THE SPIRIT OF ADVENTURE
RENEWING A SCOTTISH STORYTELLING TRADITION
It has always seemed to me that the adventure story, with its battles, escapes and pursuits, is a very distinctive part of the Scottish storytelling tradition. It began with Sir Walter Scott who created the novel as we know it today and invented not just the historical novel but also the adventure story. Ivanhoe remains one of the greatest adventures in literature, celebrating not only its bold knights and brave heroines, but raising up the common man to the status of hero. One of the boldest elements in the book is that two of its most outstanding and heroic characters are a jester and a swineherd.
Following on from Scott, Robert Louis Stevenson, in addition to his other achievements, wrote two of the classic adventure stories, Treasure Island and Kidnapped. Some years later Arthur Conan Doyle established what we now call the detective story, but there is a reason the first collection of Sherlock Holmes short stories is called The Adventures of Sherlock Holmes. Doyle was very much following the tradition of Scott's historical adventures in his own historical novels like The White Company and Sir Nigel, and this inspiration also spilled over into the Holmes tales. His greatest achievement in advancing the adventure story, however, was in The Lost World, that thrilling account of an expedition to a lost land of dinosaurs on a South American plateau.
John Buchan, also inspired by Scott, wrote many excellent historical adventures, my own favourites being Midwinter and The Free Fishers. But Buchan, of course, did more than this. With The Thirty-Nine Steps he created the modern thriller, in particular the sub-genre of the man on the run.
The Buchan influence is very strong in one of his most famous successors Alistair MacLean with his tales of spies and secret wartime missions. MacLean is at his most Buchanesque in a novel like When Eight Bells Toll, set among the islands of the West Coast. (If you watch the film of the book, during the scene where hero Anthony Hopkins is being beaten up by the villains, he rolls up against a grave marked with the name 'John Macnab', the title of one of Buchan's most celebrated novels.)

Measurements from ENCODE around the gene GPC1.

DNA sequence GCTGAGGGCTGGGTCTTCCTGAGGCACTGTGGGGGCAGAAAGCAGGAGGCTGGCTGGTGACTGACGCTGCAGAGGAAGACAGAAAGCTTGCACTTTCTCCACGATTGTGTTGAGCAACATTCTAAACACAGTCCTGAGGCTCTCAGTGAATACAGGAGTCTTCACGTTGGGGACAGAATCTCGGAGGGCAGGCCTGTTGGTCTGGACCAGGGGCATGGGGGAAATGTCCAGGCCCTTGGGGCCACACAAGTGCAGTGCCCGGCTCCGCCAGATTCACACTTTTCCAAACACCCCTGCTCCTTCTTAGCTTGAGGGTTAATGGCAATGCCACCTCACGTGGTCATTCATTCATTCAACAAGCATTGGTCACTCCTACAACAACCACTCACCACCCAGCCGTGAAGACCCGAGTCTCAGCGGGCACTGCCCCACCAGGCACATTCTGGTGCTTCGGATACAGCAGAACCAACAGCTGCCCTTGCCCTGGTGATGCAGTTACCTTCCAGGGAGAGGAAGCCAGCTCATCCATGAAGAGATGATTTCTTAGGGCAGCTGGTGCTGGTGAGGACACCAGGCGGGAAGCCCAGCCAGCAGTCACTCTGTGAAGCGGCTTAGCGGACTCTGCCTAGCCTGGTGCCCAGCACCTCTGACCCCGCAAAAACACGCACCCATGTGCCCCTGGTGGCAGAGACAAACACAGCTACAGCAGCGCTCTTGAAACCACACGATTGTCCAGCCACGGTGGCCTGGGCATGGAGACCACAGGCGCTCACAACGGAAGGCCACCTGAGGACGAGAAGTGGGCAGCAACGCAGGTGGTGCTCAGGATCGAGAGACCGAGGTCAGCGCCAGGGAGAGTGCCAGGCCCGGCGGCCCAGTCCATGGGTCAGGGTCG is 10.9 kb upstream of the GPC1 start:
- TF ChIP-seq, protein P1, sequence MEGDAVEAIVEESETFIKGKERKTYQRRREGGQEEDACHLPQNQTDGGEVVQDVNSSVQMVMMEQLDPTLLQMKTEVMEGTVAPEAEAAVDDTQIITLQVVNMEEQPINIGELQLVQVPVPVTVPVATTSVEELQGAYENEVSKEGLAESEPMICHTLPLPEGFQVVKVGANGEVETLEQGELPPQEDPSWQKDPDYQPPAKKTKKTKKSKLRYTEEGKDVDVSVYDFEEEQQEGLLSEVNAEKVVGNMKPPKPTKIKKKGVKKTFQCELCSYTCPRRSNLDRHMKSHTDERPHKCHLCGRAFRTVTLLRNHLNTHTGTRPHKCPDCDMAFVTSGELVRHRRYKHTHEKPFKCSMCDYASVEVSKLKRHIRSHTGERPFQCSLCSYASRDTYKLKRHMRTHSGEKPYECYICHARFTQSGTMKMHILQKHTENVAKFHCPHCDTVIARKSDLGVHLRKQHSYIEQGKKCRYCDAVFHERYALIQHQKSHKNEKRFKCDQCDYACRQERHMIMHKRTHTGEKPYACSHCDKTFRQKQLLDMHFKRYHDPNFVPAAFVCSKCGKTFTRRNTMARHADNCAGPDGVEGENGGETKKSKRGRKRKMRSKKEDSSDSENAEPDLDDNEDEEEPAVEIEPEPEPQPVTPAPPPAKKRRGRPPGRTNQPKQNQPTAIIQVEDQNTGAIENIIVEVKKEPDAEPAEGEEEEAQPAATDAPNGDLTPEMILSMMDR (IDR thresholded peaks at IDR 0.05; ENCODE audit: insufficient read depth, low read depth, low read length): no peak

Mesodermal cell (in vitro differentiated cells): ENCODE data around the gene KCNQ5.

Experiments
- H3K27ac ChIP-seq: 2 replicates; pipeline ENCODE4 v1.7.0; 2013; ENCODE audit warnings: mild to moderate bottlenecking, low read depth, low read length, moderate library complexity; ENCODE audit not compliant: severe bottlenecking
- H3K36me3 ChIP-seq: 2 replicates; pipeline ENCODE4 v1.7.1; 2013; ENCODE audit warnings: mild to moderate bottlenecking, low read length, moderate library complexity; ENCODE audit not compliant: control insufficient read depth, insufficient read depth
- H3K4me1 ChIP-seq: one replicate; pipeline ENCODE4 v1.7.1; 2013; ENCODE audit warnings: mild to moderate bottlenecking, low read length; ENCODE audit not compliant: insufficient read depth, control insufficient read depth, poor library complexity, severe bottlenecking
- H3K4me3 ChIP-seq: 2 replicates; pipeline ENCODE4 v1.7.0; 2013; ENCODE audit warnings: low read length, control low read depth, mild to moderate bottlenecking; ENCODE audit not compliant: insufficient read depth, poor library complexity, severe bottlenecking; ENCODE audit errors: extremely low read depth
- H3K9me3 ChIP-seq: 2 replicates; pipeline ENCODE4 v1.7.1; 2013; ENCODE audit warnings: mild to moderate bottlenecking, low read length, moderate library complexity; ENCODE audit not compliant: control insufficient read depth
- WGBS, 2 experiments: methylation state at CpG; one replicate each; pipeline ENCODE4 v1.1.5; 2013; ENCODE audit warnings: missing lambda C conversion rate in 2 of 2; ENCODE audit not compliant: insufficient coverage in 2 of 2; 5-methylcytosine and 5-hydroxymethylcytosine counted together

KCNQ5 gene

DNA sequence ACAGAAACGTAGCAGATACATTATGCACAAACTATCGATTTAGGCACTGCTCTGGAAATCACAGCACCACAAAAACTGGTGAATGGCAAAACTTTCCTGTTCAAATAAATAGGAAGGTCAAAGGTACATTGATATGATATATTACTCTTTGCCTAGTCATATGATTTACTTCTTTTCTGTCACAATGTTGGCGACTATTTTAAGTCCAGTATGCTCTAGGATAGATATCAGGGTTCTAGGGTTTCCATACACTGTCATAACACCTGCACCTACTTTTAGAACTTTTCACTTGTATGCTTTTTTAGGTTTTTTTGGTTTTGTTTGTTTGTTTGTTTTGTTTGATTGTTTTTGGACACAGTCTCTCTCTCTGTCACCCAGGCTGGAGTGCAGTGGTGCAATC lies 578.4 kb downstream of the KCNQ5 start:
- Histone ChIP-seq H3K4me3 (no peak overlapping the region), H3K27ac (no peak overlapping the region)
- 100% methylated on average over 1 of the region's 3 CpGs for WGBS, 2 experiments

Without actually planning to, I have found myself plunging into the world of these authors and carrying on that spirit of adventure. The first of The Artie Conan Doyle Mysteries, The Gravediggers' Club, was originally intended to be the third in a series of Young Legends novels, following on from my telling of the fictional teenage exploits of Leonardo da Vinci and Will Shakepeare (Leonardo and the Death Machine and Will Shakepeare and the Pirate's Fire). It was my editor at Floris/Kelpies who suggested that the adventures of the young Conan Doyle should be a series in its own right. I was delighted to have the opportunity to create a number of new mysteries set in Victorian Edinburgh and taking their inspiration from Conan Doyle's originals.
While I was finishing the first of these, I was fortunate enough to have the opportunity to fulfil a long held ambition to continue John Buchan's Richard Hannay series on into World War II, something Buchan hinted that he himself planned do in the last novel written before his death. I had a plot in mind for quite some time, but it was only when I was put in touch with Polygon, who produce handsome editions of Buchan's novels, that I found a publisher who was ready to support my notion of continuing Hannay's adventures. The result was The Thirty-One Kings: Richard Hannay Returns.
While it is wonderful come up with stories that are completely new and original, most of us are writing in some sort of tradition and have much to learn from the authors who came before us and inspired us to take up the pen ourselves. Rather like a folk musician who mixes traditional songs with fresh compositions inspired by them, so there is a special joy in adding to a great heritage.
Both The Gravediggers' Club and The Thirty-One Kings: Richard Hannay Returns have met with an enthusiastic response from both readers and reviewers, which shows there is definitely an appetite for new tales in the adventure story tradition. This has encouraged me to continue with a few more such novels.
My hope is that, as well as producing richly entertaining tales of my own, I can also draw attention to some authors who have perhaps not received all the attention they deserve and spark renewed interest in their works.